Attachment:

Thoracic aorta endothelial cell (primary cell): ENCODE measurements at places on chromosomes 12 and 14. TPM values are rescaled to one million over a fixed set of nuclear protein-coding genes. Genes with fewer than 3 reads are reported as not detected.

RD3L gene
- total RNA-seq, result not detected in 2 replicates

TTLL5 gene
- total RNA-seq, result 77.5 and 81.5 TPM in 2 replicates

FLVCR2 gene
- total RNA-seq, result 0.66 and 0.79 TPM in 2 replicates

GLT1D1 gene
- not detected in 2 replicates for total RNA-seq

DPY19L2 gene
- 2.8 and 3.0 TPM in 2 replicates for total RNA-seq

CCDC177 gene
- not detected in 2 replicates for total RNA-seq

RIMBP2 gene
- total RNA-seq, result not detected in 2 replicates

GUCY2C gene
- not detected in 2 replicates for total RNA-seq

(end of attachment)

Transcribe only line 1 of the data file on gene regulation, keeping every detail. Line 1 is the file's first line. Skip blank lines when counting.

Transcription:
Thoracic aorta endothelial cell (primary cell): ENCODE measurements at places on chromosomes 12 and 14. TPM values are rescaled to one million over a fixed set of nuclear protein-coding genes. Genes with fewer than 3 reads are reported as not detected.